Catching Up With Kubb Master Eric AndersonMay 10, 2018
We’ve shared the story of Eric Anderson, who with wife Erin, started the U.S. National Kubb Championship in Eau Claire, Wis.
With this year’s championship coming up (July 13-15), we checked in with Anderson to get an update on the growth of the tournament and what to expect at this year’s tournament.
Another U.S. National Kubb Championship is right around the corner. How is this year’s tournament shaping up?
Planning is going really well. Our board and volunteers are extremely busy getting things ready, but it is worth all the work. We are adding a couple additional things to the Championship this year. One of them is the Top Big Team award. We know there are a lot of teams that have five or more players (many of them family teams), so we are going to start giving out an award for the Top Big Team this year for the team that has the best finish and has five or more players. In addition, we are going to have a Best Tent award. So many teams are bringing team/club flags, banners, signs, etc., for their tent. Last year, two local kid teams even brought a little pool and filled it up with water. The tent game is getting stronger every year, and that is a great part of the Championship.
While the tournament has grown to 128 teams, you said after last year’s event that there’s also been an improvement in terms of the quality of play. What do you attribute that to?
I think a lot of that has to do with more leagues forming. For example, the Eau Claire Kubb League is now four years old and has a spring, fall and then an indoor sand league in the winter. The Saint Paul Kubb Society and Minnesota Kubb both in the Twin Cities are huge and are extremely active. Others like the Kubb Life league in the Milwaukee area and a league in Appleton are also growing leagues. These leagues provide opportunities for people to get better, but just as important for people to get out of the house, play kubb and meet new people. However, it is important to note that all tournaments, even the U.S. Championship, are open to all skill levels and experience. A huge percentage of the teams that attend the U.S. Championship are not aiming to be one of the top 16 teams to make it to Sunday.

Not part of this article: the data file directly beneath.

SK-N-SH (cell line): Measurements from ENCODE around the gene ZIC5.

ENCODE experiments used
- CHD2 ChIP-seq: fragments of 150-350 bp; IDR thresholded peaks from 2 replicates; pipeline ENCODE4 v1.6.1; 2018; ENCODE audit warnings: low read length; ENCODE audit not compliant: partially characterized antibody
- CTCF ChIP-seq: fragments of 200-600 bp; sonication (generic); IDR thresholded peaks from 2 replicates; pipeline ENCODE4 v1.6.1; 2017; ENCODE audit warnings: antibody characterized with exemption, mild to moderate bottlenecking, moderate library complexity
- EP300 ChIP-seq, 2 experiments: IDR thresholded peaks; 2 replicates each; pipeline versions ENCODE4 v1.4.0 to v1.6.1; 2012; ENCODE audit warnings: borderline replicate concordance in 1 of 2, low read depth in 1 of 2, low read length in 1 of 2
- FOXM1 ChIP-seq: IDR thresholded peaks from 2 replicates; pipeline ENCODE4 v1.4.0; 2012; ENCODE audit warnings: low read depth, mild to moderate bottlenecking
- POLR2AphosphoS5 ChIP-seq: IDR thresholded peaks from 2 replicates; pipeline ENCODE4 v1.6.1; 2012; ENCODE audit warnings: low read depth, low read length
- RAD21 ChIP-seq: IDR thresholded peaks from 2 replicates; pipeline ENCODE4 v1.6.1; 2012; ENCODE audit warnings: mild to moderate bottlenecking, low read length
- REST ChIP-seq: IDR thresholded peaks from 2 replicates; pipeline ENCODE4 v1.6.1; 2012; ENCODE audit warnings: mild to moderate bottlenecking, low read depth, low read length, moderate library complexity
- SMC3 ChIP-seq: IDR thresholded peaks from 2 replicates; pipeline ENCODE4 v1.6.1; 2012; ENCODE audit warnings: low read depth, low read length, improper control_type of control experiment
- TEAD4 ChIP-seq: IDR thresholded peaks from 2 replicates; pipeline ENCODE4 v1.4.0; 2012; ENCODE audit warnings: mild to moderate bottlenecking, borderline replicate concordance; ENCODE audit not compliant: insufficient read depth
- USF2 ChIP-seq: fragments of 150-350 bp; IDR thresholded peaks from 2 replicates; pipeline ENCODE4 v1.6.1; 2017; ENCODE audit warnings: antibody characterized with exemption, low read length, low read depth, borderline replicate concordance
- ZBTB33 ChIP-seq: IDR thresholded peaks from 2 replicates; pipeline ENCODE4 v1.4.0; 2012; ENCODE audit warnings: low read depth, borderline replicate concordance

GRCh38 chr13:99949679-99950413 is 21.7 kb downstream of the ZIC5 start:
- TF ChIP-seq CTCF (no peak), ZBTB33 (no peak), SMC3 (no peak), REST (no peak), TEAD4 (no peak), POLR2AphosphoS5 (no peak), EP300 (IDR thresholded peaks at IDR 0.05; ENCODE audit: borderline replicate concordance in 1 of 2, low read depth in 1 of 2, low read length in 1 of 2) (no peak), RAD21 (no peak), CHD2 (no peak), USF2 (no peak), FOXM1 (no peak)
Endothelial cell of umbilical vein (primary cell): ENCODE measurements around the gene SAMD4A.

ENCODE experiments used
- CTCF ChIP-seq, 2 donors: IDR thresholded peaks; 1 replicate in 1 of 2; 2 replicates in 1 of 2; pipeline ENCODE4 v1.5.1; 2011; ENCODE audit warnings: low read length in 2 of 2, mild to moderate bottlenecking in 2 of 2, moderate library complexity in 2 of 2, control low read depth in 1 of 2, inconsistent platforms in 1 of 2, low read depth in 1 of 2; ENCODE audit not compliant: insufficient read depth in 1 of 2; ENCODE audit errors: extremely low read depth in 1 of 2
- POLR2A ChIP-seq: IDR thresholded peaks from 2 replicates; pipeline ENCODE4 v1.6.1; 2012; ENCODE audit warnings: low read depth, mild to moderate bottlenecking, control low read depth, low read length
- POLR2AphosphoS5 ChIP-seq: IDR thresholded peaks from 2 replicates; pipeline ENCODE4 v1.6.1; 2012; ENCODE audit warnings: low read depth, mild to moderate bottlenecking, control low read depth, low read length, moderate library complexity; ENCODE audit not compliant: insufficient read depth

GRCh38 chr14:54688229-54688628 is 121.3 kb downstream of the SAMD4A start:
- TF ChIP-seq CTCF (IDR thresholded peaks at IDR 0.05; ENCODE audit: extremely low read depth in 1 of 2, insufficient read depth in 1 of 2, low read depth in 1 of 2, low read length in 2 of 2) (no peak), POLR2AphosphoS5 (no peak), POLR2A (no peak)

Can you give us a snapshot of this year’s field? Where are most of the teams from? Who’s coming from the furthest away? Etc.
Right now, we have roughly 50 percent of the teams from the Eau Claire area. The next largest percentage is teams from the Twin Cities. So far, teams are travelling from Wisconsin, Minnesota, Ohio, Colorado, Illinois, South Dakota, Pennsylvania, Michigan and Connecticut. We also have a past world champion from Germany that is returning after attending last year and a player from Thailand is signed up. We have numerous first-time teams signed up. We have a local team of 80-plus-year-old men that will be playing for their sixth time and a new four-person local team of 10-year-old girls playing for their first time. I am hoping these two teams get placed in the same Saturday morning group and play against each other. That is what kubb is all about.
Could you have imagined the event getting this big when you and Erin started it?
Never. In addition, I could have never imagined kubb taking over Eau Claire like it has. This week, we went to a middle school in Eau Claire to play kubb with three eighth grade P.E. classes. Only 10-15 percent of the students we met did not know about kubb, and roughly half had played. I have been told that Eau Claire has to be the closest to Sweden when it comes to the percentage of people knowing about kubb and percentage of people that have played kubb.
What do you envision the event looking like five years from now?
That is a tough question. We know we want to continue a balance of having an amazing event for both the most competitive of teams and the most recreational of teams. We feel like we have done a great job of that since we started in 2007. That will continue to be one of our main focuses.
For our readers who are unfamiliar with kubb, what would you like to say to them to encourage them to start playing the game?
First, it is incredibly simple to learn. It takes 10 minutes to learn the game and then you get a lifetime of enjoyment. Second, it is for everyone. One of the top teams in Eau Claire and actually in the nation is a three-generation team named El Ringers (you can find them on Facebook). Not many games can grandparents play with their children and their grandchildren. Third, the World Championship has a saying, “Kubb unites people and creates peace on Earth.” Since day one, we have believed in that saying as well, and that plays a big role in what we try to do as an organization, how we have developed the U.S. Championship, and how we introduce kubb to people in Eau Claire and outside of Eau Claire.
Lastly, back to the middle school event earlier this week. As is common when doing outreach with kids, a couple of the students were not too interested in learning kubb. You could see it on their face and body language. As is common as well, after our introduction of the rules and them playing for 10 minutes, they could not stop smiling and laughing. And not only did they not turn down the free stickers we were handing out, they wanted more than one. Kubb = smiles.
Where can people get more information and learn how to play?